Celebrating Rev. Dr. Setri Nyomi – a ‘beacon for justice’
As a child, he was attracted to church activities with the hope of joining the ministry one day.
And bound with the string of faith, the call became stronger and he was eventually ordained a Pastor in the Evangelical Presbyterian (EP) Church in August, 1980.
As a result of his commitment to Christianity, this man of God has dedicated 40 years of his life to the work of God and has contributed positively towards the growth of the church and other denominations both locally and internationally.
Rev. Dr Setri Nyomi, a Ghanaian, is the first African and first non-European to have assumed the position of General Secretary at the World Alliance of Reformed Churches — the umbrella body of all Presbyterian and reformed churches in the world.
Rev. Dr. Nyomi hails from Anloga in the Volta Region. He had his General Certificate of Education (GCE) Ordinary Level (O’ Level) at Prempeh College, Kumasi, and GCE Advanced Level (A level) at Mawuli School, Ho, where he studied General Arts.
His theological studies began at the University of Ghana, Legon, where he graduated with BA (Hons) in 1978, and Trinity Theological Seminary, Legon, which he completed in 1980.
He received a Master of Sacred Theology Degree from Yale University Divinity School in 1981 and a Doctor of Philosophy (Ph.D) in Pastoral Theology from Princeton Theological Seminary, Princeton, New Jersey in 1991, all in the United States of America (USA).
The Theologian speaking to The Spectator about his life and career said he did not begin his divine journey with the aim to serve abroad but as the saying goes that “God works in mysterious ways”, it turned out that his work in Ghana was noticed and appreciated elsewhere.
He noted that his call to the ministry was “strengthened” when he went to Vicksburg, USA, in the 70s for the first time as an exchange student to attend high school.
“That year, lot of things challenged my perception of this world. I saw a different country where there was discrimination. I didn’t experience it personally but I saw it. There was discrimination even by people who were in church,” Rev. Dr Nyomi recalled.
This debased tradition he encountered abroad set off his ministerial journey to make a difference and also be “a force for justice.”
Between 1994 and 1999, Rev. Dr Nyomi was a Senior Executive of the All African Conference of Churches (AACC) which brought most of the protestant denominations in Africa together.
From April 2000 to August 2014, he became the General Secretary of the World Alliance of Reformed Churches (WARC). The organisation has a membership of about 80 million Christians in 108 countries.
In 2010 and under his tenure, WARC was changed to World Communion of Reformed Churches (WCRC). The mandate of the organisation, he explained, was to unite the churches and speak on their behalf as well.
As the spokesman of the WCRC, Rev. Dr. Nyomi had led delegations to dialogue and help resolve conflict in countries such as Liberia, Lebanon, Pakistan, Syria, DR Congo, Iraq, among other conflict-prone nations and returned to Ghana in 2014 after 14 years of dedicated service.
Currently, he is the District Pastor of the Adenta EP Church in Accra, a Senior Lecturer at the Trinity Theological Seminary and the Council Chair of the Evangelical Presbyterian University College, at Ho.
Prior to his mission abroad, he served at the Dzelokope EP Church in the Volta Region, and the Abeka EP Church also in the Greater Accra Region, among others.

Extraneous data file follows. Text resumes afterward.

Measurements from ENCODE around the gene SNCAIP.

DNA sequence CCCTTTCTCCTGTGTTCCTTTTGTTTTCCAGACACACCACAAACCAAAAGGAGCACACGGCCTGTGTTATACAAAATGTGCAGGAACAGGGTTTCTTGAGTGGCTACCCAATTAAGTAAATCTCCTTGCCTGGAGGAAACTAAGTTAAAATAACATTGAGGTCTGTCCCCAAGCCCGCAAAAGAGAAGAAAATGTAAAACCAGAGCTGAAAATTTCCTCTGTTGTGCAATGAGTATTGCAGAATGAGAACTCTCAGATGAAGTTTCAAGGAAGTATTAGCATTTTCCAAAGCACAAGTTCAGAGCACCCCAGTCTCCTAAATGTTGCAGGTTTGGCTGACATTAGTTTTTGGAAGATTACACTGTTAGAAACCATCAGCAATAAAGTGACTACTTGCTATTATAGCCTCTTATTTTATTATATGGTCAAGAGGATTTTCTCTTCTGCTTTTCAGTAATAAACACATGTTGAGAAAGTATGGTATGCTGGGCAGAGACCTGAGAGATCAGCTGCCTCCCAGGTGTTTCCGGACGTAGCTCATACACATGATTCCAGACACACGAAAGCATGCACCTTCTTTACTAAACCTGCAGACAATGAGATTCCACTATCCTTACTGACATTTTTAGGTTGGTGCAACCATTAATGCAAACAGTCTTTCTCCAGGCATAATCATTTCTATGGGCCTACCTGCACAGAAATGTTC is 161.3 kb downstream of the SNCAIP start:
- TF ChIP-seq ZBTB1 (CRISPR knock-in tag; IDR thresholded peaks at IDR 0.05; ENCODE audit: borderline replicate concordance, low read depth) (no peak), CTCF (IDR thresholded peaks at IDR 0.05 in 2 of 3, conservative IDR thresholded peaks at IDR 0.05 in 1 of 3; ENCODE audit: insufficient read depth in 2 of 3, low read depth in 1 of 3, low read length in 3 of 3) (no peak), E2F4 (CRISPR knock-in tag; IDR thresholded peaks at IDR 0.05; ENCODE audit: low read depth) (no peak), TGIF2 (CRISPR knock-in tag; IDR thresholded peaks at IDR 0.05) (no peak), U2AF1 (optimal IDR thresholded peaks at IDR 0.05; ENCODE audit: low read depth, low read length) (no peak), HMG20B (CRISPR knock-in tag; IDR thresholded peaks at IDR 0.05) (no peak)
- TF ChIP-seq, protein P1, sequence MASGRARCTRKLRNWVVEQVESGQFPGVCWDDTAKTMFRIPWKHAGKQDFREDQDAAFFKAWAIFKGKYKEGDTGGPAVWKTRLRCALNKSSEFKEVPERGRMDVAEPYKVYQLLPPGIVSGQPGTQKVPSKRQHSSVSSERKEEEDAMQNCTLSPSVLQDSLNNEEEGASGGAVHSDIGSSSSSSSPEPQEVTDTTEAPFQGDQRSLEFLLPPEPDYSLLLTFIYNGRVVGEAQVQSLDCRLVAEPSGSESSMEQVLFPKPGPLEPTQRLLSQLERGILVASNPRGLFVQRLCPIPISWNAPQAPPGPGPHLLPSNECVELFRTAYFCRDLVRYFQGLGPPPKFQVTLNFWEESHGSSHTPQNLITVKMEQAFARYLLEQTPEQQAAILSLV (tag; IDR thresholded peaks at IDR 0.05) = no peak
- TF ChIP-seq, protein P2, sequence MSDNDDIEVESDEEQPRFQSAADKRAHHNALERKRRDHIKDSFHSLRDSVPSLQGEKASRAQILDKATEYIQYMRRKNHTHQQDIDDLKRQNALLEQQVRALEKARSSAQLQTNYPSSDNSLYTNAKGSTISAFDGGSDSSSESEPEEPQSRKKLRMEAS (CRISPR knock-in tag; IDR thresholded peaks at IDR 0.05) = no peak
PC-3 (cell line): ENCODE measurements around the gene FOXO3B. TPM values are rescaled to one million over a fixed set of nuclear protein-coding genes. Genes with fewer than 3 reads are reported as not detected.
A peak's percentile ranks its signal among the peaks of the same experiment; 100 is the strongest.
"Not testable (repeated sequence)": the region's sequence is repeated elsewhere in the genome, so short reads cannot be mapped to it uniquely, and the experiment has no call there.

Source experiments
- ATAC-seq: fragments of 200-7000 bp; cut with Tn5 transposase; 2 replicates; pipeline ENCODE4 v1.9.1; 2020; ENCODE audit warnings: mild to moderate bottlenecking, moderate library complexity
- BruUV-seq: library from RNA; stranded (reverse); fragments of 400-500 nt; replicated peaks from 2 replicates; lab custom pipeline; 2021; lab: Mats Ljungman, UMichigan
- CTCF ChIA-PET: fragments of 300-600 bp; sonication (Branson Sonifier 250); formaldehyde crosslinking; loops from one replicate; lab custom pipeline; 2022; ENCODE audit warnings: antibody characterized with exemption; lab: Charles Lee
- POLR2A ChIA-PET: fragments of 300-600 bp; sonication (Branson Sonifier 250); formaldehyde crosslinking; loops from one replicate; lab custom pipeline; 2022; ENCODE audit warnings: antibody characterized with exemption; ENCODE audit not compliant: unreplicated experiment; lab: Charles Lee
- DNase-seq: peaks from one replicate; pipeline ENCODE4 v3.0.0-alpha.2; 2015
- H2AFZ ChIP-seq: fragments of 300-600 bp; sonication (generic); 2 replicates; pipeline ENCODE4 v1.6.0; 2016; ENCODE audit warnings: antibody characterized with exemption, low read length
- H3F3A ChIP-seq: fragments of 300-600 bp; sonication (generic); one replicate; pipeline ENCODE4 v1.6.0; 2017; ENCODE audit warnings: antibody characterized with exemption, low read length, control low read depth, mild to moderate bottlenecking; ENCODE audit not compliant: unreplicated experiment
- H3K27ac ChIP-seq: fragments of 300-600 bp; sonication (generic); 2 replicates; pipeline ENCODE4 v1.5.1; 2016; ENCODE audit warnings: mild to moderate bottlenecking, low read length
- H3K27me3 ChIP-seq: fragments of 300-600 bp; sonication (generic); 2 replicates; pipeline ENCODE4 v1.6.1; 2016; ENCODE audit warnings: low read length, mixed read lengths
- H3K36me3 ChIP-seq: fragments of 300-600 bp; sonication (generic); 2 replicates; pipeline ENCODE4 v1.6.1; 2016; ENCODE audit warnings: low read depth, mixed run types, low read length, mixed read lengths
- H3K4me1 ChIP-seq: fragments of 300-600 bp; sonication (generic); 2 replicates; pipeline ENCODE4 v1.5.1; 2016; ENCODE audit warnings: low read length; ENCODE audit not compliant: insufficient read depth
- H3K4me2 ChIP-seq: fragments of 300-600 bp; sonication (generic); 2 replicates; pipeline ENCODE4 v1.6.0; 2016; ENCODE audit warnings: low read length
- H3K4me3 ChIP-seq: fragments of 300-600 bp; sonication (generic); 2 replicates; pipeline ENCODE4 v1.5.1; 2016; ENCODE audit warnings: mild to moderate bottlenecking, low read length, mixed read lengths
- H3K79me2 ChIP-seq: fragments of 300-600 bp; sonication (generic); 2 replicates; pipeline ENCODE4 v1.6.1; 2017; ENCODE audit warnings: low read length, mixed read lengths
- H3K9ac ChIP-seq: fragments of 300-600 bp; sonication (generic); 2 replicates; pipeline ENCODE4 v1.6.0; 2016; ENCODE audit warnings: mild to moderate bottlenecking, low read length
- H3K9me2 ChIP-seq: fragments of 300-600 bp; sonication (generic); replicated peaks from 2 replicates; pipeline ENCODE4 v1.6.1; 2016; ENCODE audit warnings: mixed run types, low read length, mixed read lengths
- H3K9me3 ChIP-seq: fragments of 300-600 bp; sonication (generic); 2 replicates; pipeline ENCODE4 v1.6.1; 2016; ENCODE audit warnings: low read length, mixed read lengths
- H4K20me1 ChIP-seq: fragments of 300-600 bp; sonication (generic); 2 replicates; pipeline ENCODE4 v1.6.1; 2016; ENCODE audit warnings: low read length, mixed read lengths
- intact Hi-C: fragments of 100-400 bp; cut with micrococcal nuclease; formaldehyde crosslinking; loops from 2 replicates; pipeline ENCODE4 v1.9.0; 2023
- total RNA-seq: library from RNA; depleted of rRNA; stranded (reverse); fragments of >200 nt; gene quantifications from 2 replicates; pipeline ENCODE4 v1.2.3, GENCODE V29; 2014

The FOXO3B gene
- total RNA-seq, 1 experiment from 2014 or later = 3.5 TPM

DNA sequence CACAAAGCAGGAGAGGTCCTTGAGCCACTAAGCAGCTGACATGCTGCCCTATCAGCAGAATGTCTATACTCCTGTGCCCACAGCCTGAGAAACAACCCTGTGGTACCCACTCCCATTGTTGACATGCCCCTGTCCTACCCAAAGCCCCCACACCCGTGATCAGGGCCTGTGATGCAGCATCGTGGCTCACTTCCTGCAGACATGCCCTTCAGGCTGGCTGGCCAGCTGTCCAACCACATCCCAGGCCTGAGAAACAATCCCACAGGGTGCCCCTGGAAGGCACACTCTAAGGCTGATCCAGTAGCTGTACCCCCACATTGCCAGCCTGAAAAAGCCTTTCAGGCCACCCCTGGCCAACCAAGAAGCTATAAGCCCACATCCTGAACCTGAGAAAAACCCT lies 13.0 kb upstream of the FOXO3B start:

The Reverend Minister intimated that the church was not a profit-making venture and that many people “ran away from ministry because they think of remuneration.”
He emphasised that the church was a “sacrificial place” and that in spite of the leadership and financial challenges, “God has always provided” for him and his family.
Highlighting other challenges, Rev. Dr Nyomi cited instances where people “decided to be hostile” and attempted to soil his hard-earned reputation because they thought he was interested in some other leadership positions.
“At the World Communion of Reformed Churches, a few elements had wondered why an African should be their leader.
“They tried to play their tricks, and I could see their tricks through my divine spectacles, and it was always defeated by God,” he said sarcastically.
Apart from proclaiming the gospel, Rev. Dr Nyomi maintained that the church must speak against social injustice stressing that “if there is oppression” in any part of the world the church should not be silent: “it must speak up.”
While praising churches that reach out to the poor and needy, he said that the church must as well tackle the fundamental issues on why people were poor in the first place.
“Ours is not a call to be greedy or teach people to be greedy. We should not glorify greed in the name of God. Ours is to trust God to take care of us and to send us to take care of other people.
“If people are suffering because the economy is bad, we need to be advocates in addressing the government at all levels about what its policies are doing to the people,” he noted and again advised church leaders to desist from centering their preachings on prosperity because “that is not what the gospel should stand for.”
Rev. Dr. Nyomi has influenced a good number of theology students through his work. He has done stints of visiting professorship in institutions in Germany and USA and continues to make adequate use of his expertise in other capacities as well.
He would launch his book titled “By God’s Grace – Memoires of Setri Nyomi” at the Trinity Theological Seminary in Accra on Monday, August 17, 2020 to mark his 40th anniversary in the ministry.
At age 66, he loves playing indoor games, singing and enjoying choral music. He is married to Madam Akpene Esther, a Chemist by profession. They have three children.